I Believe Compliance Is On The Cusp Of Something Huge……something that will completely change the way that compliance work is done.
How would I know?
Because we’ve seen this before, in just the last few years.
Think back to 2007, before Uber and Airbnb were founded. Doesn’t seem like very long ago, but a lot has changed since then.
These were mature, “boring” industries that appeared to have settled on a way of doing things. If I wanted to drive for a living, I probably worked for a taxi company. I received my hourly rate and my employer made the rest. If I lived in a home or apartment, there wasn’t a whole lot I could do to make money from it. It’s not as if there were a line of people around the block waiting to rent it when I went away. That was what for hotels were for.
We all know how those boring industries have changed since then.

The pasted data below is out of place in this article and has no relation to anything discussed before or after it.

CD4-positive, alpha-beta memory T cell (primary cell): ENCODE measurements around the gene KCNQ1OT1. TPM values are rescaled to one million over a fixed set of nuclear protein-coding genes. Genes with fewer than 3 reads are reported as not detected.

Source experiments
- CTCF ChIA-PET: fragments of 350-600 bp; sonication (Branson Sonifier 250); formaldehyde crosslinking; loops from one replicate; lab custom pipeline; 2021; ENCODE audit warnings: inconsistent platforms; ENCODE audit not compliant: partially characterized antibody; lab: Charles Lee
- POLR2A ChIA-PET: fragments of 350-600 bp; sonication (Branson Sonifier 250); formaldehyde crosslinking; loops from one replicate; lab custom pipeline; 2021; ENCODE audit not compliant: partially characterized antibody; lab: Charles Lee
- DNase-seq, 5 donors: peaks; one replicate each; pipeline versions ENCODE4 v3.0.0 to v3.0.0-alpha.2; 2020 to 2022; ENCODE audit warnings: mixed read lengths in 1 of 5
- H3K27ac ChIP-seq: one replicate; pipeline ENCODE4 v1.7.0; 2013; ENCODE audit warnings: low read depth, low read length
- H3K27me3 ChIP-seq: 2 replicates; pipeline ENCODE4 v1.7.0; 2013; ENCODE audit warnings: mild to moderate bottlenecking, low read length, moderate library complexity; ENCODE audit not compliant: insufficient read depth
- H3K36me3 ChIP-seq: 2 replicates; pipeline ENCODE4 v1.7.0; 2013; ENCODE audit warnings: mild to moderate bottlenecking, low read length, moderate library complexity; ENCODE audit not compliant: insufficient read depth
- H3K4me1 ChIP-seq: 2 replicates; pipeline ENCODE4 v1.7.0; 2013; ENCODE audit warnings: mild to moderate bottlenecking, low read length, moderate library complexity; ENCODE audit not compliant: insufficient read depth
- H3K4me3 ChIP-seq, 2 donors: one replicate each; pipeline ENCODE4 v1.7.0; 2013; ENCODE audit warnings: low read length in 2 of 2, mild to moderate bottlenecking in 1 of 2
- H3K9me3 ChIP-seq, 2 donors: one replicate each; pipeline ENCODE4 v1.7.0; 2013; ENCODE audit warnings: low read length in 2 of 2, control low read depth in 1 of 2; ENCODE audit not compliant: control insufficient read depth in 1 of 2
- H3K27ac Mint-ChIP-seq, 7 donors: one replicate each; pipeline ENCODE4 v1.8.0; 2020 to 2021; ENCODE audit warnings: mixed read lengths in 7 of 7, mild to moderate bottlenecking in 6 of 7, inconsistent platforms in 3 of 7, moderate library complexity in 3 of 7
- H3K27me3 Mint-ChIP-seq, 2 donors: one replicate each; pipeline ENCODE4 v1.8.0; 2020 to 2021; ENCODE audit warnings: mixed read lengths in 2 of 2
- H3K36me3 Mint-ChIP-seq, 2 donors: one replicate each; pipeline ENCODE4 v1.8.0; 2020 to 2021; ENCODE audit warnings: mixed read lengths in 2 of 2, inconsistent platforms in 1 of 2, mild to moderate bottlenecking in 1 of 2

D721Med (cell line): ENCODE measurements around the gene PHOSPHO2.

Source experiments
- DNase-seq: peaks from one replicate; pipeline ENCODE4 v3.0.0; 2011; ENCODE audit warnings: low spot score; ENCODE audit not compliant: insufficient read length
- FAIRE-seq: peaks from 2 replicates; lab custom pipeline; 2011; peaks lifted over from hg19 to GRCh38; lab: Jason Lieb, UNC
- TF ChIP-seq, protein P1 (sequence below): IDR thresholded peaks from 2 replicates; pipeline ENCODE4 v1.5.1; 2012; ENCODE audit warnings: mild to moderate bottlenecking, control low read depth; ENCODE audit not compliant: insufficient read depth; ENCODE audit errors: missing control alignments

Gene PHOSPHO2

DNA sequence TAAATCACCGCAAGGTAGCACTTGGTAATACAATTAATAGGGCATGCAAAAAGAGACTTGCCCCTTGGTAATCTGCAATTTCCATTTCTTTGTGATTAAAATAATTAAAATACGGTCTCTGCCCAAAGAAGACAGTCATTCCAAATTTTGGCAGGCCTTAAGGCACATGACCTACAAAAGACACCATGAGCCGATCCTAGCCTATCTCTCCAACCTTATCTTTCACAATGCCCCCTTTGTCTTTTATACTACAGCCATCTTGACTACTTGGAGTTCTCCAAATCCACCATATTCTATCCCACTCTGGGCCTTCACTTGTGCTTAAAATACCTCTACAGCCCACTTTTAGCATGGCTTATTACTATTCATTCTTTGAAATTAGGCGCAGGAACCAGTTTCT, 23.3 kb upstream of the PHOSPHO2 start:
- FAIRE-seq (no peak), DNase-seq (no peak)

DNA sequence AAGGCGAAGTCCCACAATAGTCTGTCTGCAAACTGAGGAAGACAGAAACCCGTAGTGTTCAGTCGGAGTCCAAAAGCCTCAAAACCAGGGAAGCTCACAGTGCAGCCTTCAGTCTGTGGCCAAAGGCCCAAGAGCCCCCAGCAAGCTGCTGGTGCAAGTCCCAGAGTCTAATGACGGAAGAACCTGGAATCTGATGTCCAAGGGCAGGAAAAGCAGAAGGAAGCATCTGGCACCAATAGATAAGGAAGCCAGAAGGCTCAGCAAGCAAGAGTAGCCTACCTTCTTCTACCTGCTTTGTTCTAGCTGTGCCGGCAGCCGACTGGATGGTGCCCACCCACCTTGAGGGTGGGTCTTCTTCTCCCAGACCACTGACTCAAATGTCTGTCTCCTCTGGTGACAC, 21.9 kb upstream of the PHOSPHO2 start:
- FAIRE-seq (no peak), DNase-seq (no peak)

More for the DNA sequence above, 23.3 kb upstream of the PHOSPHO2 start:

But did we see it coming? What were the common themes that led to the change?
- Existing assets were underutilized
- Individuals wanted more control
- Mobility and technology advances expanded what was possible
Sound familiar? It should…
Under-utilized Assets – Uber, Air BnB and others take advantage of under-utilized assets. You may not think of it this way, but compliance knowledge is incredibly under-utilized. Your ability to evaluate regs and create compliance programs is valuable to any organization needing to comply. The question is how do you take that capability and scale it across those organizations.
Control and Independence – People today want more control over their professional aspirations. Often this desire is attributed to millennials, but more and more people of all ages expect to be able to work where and when they want — and be able to build a successful career while doing so.
Technology – Advances in technology are either in place or are being developed which are facilitating this change. IBM’s Watson (artificial intelligence software) is able to dispense legal advice within seconds with 90 percent accuracy. This is trouble for lawyers, particularly young ones entering the job market, because humans are only accurate 70 percent of the time. Technology systems for compliance are evolving.
This phenomenon of disruption is going to grow, and it’s going to change the supply and demand dynamics of many things — including compliance.